Every so often I decide to become Amish and give up modern technology for the weekend.
Just switch off completely and be like the Amish; completely disconnected from the outside world so as to focus on the things that really matter in life.
My hope is that I will then rediscover the art of observation and quiet contemplation rather than staring continuously at a little box and swiping it with my finger like a crazed squirrel.
It never seems to work out though; my brain is hardwired to the Internet. Next year will be my 20th anniversary of being on the Internet. I’m such an Internet veteran that I remember when there were only two internet providers in Sydney, one run out of someone’s garage in Penrith!
As convenient and interesting as technology has made our lives though, it has also changed them dramatically and with such speed that perhaps we haven’t really paused to consider.
Maybe that is what my Amish attempts are about – an attempt to slow down and assess all this new technology.
It is hard to believe but smartphones were only introduced to the market en masse in 2007. Now nearly two-thirds of the Australian population own one.
I remember the first time I saw a smartphone – I was at a business lunch when someone asked a question that made everyone scratch his or her heads. We all started guessing the answer when the gentleman next to me very confidently gave the answer. How did he know? And how could he be so sure?
I looked down at the table and he was playing with something that looked like a miniature computer screen. He blushed and admitted that he looked up the answer on Wikipedia using his new iPhone. Everyone ohh’ed and ahh’ed. Shiny.
Fast forward seven years and the time before smartphones seems so ancient.
It was a time when you’d have to find a television or radio and wait to certain times to hear the news. When you would listen to an entire album as a complete journey rather than shuffle through thousands of random songs without being moved once. And it was a time when you would write down questions on paper to later look them up on Google when you got near a computer.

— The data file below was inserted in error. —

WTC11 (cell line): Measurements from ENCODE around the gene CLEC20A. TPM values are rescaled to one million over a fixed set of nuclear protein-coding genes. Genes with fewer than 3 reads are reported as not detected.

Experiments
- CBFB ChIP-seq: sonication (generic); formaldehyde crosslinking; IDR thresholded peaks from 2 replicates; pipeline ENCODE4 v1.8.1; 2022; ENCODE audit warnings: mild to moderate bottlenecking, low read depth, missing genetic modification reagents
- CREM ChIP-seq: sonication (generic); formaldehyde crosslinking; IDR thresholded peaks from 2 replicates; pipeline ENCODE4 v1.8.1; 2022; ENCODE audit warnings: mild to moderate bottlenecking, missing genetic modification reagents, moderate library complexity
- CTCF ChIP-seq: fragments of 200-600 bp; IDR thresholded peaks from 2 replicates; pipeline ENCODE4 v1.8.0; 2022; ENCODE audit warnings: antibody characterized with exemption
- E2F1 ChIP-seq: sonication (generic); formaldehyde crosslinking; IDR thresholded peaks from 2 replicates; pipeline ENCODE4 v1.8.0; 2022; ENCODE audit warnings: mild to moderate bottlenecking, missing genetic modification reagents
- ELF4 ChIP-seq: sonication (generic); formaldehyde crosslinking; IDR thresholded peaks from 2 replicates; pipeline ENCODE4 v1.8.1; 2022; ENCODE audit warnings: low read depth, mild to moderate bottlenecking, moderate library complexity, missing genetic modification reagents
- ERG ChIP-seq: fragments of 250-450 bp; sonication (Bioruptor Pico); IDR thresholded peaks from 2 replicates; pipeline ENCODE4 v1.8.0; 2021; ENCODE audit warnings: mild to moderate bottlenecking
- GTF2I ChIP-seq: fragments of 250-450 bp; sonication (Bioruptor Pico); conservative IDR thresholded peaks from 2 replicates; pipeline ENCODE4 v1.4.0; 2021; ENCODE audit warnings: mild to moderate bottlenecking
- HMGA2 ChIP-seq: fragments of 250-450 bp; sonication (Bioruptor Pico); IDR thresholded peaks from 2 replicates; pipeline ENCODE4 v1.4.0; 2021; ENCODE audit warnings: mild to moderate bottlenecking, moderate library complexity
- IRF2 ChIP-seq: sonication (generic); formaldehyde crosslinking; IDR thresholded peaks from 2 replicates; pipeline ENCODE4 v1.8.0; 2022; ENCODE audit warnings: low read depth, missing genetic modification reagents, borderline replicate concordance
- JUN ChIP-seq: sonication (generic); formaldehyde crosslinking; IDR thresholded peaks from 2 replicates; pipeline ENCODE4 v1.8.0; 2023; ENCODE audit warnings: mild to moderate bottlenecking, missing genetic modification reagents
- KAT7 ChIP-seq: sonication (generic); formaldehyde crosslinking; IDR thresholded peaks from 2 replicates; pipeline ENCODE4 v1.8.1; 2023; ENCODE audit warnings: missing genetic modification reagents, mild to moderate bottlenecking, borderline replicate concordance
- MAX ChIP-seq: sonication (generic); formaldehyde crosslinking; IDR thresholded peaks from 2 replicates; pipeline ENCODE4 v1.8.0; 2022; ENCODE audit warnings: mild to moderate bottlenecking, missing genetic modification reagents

Owning a smartphone has changed so many parts of my life for the better. My roaming calendar makes me appear way more organised than I really am and I can effectively run a business from the palm of my hand.
On the downside, my attention span has narrowed down to that of a toddler, I am no longer able to stare blankly into space while waiting in a restaurant or bus stop, and I certainly can’t just check my email once a day.
Everything is just there, at the chime of an alert that feeds on the natural curiosity of humans. I can’t hear an alert and not flinch automatically to respond.
Compounding the impact of smartphones is the rise of tablets and iPads since 2010. These sleek little devices make it even easier to just pop online to check a fact and, four hours later, find yourself scrolling through endless reams of lolcats and wondering what happened to your afternoon.
And that brings me to the most addictive part of new technology – the content. In particular, social media. Ah, the Achilles heel of all efficiency and time-saving efforts.
Facebook, Twitter, Instagram…choose your addiction. Mine is Facebook.
Apparently there’s an app you can download that can tell you how much time in total you’ve spent on Facebook. I don’t want to know. I don’t even want to know such a thing exists.
My addiction ramped up big time with the purchase of my first smartphone.
Before that, I’d log in once a day at my computer (how last decade), make a few comments, set a status and be done with it.
Now I check it incessantly. I try to set limits but, again, there is something about social media that taps into the well of human curiosity. What’s going on? Who’s got news? What if I miss it? What if I’m not the first to know?
So what to do. As ashamed as I am to admit it, cold turkey doesn’t work for me. I actually start to get anxious a couple of hours into my Amish existence.
Cutting down on screen time has also proven challenging. I think the only thing left for me is to physically remove the devices altogether. Maybe I’ll leave them at work over the Christmas break. Yes, that could work.
Ok, that is my plan. Over the Christmas public holidays I am going to forgo all technology and instead contemplate what kind of relationship I want with it in 2015. I will even resist the temptation of making a Facebook group for people to join me in this, my call to Amish.
If you do want to join me, raise your hand! Nobody will see it on their newsfeed but who cares. All revolutions start out quietly.
Have you ever tried to go without technology? How did you go?